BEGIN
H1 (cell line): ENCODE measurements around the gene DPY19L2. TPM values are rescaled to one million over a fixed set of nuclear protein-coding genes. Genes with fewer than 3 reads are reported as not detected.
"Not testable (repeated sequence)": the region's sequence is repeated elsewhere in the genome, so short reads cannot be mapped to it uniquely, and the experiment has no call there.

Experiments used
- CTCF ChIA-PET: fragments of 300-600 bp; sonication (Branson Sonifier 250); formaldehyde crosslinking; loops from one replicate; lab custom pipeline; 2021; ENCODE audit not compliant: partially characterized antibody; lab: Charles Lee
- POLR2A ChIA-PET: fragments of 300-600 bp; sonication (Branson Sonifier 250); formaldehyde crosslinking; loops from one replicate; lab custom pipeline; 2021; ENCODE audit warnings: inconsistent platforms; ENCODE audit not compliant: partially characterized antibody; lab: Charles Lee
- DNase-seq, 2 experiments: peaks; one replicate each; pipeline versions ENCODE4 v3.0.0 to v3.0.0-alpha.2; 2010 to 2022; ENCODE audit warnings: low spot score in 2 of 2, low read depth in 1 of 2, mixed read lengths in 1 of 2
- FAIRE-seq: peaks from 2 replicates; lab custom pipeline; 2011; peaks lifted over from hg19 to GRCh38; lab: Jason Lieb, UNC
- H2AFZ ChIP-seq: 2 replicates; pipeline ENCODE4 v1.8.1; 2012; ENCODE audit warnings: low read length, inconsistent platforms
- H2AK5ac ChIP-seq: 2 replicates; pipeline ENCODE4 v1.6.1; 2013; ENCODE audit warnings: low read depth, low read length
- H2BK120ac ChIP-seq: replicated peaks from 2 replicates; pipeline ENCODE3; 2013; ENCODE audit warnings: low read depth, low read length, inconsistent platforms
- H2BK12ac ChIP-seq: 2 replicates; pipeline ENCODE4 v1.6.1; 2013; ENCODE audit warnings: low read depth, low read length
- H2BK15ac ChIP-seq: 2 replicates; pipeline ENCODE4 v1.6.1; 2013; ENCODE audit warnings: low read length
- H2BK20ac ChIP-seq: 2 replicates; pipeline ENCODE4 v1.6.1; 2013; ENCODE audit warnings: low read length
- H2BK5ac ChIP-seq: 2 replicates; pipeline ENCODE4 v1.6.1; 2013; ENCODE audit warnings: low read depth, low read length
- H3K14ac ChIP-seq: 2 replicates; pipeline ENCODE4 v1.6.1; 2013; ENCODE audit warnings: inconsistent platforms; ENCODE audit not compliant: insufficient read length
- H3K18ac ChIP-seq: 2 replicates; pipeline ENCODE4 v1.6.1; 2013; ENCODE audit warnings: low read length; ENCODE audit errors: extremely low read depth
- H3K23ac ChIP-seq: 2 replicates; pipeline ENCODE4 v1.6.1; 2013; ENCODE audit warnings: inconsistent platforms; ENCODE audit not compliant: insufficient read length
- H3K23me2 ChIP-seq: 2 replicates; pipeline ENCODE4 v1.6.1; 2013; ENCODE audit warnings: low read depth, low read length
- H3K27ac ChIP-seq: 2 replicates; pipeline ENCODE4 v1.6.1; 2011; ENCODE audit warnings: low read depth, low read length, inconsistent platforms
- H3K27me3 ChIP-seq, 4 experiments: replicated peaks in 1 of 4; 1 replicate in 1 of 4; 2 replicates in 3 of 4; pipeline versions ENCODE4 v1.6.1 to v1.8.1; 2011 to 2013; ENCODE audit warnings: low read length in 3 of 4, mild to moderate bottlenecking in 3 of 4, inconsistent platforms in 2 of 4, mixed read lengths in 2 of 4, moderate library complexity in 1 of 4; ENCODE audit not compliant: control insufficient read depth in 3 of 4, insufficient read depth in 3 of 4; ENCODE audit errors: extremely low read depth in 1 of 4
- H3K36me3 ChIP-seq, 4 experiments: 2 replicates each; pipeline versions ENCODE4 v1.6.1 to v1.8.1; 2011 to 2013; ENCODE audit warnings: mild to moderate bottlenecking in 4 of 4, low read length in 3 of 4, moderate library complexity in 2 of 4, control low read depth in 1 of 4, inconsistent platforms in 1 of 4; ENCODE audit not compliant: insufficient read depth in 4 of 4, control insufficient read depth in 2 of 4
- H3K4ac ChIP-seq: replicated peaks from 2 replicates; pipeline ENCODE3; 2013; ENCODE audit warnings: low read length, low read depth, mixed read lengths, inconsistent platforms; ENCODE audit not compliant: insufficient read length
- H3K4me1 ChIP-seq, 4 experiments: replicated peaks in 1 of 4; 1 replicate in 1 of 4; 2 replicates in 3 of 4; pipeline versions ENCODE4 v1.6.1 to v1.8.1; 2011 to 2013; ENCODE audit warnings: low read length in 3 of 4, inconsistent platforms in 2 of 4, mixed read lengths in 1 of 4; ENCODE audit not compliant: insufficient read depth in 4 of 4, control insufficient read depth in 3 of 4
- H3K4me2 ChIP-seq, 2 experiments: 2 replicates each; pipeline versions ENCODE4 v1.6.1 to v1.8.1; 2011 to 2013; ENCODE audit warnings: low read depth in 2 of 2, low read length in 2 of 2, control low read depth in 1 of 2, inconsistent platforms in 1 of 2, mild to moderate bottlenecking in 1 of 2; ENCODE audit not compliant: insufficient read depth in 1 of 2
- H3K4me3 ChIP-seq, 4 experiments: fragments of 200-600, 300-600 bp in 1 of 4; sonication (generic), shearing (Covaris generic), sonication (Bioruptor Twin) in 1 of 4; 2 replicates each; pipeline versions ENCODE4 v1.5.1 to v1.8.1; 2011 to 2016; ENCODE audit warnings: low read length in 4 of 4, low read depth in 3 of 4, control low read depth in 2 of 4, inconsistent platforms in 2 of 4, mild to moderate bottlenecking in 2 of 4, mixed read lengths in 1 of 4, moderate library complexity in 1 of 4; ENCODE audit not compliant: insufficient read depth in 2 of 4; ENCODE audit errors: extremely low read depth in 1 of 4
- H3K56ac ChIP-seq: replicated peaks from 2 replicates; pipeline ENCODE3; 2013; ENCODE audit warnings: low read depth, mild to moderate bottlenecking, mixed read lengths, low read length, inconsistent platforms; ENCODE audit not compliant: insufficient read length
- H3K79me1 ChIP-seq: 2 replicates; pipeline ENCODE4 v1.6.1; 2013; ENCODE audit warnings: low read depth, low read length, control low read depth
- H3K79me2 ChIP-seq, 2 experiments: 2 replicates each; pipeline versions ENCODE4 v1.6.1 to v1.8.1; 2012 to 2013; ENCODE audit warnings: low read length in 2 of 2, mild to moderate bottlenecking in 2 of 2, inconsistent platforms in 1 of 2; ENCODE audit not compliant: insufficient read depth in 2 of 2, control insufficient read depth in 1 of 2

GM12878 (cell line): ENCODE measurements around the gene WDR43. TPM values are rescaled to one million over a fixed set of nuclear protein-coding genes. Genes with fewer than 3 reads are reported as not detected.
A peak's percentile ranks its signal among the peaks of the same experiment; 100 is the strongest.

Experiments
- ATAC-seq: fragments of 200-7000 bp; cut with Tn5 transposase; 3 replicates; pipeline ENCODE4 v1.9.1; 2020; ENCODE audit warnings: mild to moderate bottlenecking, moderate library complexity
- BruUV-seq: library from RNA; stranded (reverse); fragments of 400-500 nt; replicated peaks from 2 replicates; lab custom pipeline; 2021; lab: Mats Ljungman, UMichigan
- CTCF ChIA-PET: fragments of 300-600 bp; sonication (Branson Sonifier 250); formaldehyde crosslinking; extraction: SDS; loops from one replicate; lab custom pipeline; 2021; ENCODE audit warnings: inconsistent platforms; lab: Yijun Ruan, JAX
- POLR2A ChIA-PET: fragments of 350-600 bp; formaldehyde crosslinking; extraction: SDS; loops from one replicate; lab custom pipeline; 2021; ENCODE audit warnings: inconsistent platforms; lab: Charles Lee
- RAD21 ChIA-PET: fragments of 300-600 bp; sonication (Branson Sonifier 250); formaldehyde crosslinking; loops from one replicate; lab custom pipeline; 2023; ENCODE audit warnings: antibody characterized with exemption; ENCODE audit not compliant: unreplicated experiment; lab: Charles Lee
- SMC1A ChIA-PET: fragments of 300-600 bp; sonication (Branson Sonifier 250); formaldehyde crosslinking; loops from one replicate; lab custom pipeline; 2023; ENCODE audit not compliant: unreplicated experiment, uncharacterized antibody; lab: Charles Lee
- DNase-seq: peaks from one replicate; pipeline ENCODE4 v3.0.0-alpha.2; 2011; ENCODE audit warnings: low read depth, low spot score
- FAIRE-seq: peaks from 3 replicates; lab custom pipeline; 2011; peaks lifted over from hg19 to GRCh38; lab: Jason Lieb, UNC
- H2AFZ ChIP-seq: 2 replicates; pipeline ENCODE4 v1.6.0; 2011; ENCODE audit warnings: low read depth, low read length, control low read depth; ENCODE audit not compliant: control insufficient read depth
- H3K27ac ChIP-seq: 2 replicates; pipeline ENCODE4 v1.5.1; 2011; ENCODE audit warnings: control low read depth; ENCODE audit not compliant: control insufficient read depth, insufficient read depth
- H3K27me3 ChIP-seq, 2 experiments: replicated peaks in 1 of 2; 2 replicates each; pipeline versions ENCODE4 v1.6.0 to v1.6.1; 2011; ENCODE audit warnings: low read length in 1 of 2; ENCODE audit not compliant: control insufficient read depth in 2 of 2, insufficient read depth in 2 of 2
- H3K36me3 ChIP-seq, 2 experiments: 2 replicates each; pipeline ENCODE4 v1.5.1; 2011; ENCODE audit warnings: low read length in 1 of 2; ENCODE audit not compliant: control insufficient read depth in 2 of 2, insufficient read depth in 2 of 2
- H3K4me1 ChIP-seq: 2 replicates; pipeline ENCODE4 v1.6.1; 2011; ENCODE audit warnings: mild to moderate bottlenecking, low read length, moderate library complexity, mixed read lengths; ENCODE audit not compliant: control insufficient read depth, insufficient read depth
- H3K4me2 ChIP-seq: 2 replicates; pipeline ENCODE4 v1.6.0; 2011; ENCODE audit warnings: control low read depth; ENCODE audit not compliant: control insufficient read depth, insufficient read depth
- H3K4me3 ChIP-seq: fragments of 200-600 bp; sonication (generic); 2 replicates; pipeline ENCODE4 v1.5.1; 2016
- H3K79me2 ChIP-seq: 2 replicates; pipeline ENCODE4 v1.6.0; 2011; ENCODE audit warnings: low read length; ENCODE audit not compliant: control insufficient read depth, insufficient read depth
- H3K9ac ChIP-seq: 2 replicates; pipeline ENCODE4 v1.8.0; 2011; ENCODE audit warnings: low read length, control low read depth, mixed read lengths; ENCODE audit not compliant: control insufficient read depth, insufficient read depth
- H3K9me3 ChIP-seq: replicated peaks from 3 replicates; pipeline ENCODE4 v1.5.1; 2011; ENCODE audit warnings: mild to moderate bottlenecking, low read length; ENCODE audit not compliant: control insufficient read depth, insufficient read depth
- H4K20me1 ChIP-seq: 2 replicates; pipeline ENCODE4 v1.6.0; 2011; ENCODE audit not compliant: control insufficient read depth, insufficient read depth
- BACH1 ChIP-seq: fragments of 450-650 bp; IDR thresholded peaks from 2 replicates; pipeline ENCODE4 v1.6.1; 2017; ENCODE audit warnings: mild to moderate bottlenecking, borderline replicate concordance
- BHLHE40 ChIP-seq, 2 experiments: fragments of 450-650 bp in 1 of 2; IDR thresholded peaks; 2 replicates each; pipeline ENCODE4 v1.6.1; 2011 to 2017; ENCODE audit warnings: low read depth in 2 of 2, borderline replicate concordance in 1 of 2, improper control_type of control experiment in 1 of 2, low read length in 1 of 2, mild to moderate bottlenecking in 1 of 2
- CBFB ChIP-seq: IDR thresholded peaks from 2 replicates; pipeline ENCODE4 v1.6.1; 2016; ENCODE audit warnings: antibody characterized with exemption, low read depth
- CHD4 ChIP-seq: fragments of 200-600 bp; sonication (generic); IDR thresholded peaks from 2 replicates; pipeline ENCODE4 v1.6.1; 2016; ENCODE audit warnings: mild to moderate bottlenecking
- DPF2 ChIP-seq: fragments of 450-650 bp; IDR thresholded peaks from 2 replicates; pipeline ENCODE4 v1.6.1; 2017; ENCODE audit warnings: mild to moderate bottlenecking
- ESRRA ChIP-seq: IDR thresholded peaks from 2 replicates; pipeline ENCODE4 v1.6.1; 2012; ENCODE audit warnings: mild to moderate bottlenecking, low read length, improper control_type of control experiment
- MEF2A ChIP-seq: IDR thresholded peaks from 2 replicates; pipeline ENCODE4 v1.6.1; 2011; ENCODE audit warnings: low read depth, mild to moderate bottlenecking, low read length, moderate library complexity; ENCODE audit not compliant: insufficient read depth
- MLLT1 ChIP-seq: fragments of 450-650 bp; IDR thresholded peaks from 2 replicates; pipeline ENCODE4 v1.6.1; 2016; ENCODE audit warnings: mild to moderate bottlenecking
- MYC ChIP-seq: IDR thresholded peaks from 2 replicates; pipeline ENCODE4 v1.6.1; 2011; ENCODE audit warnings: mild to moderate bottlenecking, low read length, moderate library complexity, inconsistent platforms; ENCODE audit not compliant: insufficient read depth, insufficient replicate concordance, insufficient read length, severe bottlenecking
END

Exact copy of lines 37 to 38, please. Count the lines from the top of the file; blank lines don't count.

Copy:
- SMC1A ChIA-PET: fragments of 300-600 bp; sonication (Branson Sonifier 250); formaldehyde crosslinking; loops from one replicate; lab custom pipeline; 2023; ENCODE audit not compliant: unreplicated experiment, uncharacterized antibody; lab: Charles Lee
- DNase-seq: peaks from one replicate; pipeline ENCODE4 v3.0.0-alpha.2; 2011; ENCODE audit warnings: low read depth, low spot score